A few weeks ago, I wrote a post responding to Richard Beck’s series from a few years ago on divine apatheia: Divine Freedom, Apatheia, and Gentile Politics. Richard Beck engaged the post in the comment section,
“Thanks for engaging those old posts of mine. I think your criticisms are very valid and in the seven years since I wrote those posts I’ve come to a position very similar one you articulate here. Also through reading theologians like Moltmann, Cone and Gutierrez.
In my wrestling with the problem of suffering in 2007 I was writing from a place that envisioned God as an impersonal force. I was reading a lot of Buddhism, Spinoza and stoic philosophy. The series I wrote reflected those influences. I was probably more Buddhist than Christian in 2007. But I think about those things very differently now.
What I find potent in your critique of stoicism is how it mutes the prophetic cry and struggle for justice. The oppressed are asked to accept their fate impassively, stoically. That is hugely problematic.
In the end, that’s the reason I moved on to embrace the passionate God who suffers alongside the oppressed in their struggle toward liberation.”
In a recent post by Beck, he “experiments” with relational theology, while discussing both process and open theisms: Empathic Open Theism. While I will keep re-reading this post, I think I agree with most of it, and I may engage it in the near future after my Anabaptist Theology and Black Power series this week. My friends Tom and Dwayne over at An Open Orthodoxy have started a series engaging Beck: Beck on Empathic Open Theism and Experimental Open Theism Part 1, even bringing some questiosn to Beck’s own questions of libertarian free will.
I will leave you with a quote from Richard Beck, whose arguing for God’s Otherness / Transcendence while affirming the Incarnation:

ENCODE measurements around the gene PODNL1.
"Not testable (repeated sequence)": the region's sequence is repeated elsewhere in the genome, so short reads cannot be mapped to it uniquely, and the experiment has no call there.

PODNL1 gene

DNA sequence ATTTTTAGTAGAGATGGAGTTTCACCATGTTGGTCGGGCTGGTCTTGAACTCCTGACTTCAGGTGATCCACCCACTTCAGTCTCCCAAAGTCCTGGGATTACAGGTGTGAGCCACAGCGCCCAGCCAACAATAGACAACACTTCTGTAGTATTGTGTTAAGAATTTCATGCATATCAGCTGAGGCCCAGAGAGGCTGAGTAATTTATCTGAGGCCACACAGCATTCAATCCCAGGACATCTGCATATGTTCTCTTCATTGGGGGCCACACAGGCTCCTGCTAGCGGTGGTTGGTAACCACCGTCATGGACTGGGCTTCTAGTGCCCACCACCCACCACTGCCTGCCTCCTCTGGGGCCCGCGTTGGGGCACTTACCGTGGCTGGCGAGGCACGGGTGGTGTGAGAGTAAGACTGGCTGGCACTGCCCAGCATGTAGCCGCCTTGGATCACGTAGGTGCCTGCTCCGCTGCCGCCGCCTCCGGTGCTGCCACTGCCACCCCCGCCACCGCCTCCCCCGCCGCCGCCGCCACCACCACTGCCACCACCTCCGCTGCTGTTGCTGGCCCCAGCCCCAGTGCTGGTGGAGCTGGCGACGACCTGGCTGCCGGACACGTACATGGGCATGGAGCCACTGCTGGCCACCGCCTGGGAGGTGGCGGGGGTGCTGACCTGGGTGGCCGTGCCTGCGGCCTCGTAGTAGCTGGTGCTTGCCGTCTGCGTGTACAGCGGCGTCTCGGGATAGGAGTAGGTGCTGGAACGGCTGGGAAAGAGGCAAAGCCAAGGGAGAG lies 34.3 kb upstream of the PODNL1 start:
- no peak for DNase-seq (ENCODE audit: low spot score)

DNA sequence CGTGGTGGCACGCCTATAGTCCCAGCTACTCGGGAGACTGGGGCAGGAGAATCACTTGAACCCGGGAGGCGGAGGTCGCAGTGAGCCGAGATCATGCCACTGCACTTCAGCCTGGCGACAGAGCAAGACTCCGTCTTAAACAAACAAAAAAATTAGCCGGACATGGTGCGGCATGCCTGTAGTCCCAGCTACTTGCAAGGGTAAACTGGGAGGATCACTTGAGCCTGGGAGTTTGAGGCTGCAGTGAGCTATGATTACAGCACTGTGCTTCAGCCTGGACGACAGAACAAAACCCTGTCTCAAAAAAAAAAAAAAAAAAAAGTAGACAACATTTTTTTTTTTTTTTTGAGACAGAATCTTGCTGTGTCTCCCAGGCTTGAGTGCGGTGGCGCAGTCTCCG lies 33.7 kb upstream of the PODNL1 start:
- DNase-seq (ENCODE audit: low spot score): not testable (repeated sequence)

“Let me add this to the discussion.
Open theism is often associated with God taking “risks” with humanity. I agree, but my view changes this a bit.
Specifically, in my view the “risk” God takes is less about prediction than Otherness. That is, what makes the human/divine interaction a relationship isn’t God being unable to predict what a free agent will do. That’s not what makes for a relationship. What makes for a relationship is a sort of “unknowing” that exists between two people, an “unknowing” that both partners work to overcome in the act of deepening relational intimacy. True, when you don’t know someone well they are “unpredictable” to you, but the deeper issue is the lack of intimacy rather than the other person having free will.
So what I’m suggesting is that when God created humanity God gave us experiential space that was uniquely our own. And by giving us this space we became, to some degree, “strangers” to God. That was the risk God took, granting us that relational autonomy, to enter into a relationship with some “unknowns.” To allow us to start off, to some degree, as “strangers.”
And more, in creating this situation God knew that the only way to fully and finally “know us” God would have to enter into and participate in the fullness of human experience “from the inside.” Which meant that to fully know us God knew God had to suffer. Thus the love song of the Incarnation, God’s ultimate act of “coming near” to close the gap.
In sum, God’s risk wasn’t the risk of unpredictability–“What will they do?”–but the risk of intimacy–“Here am I. Who are you?” “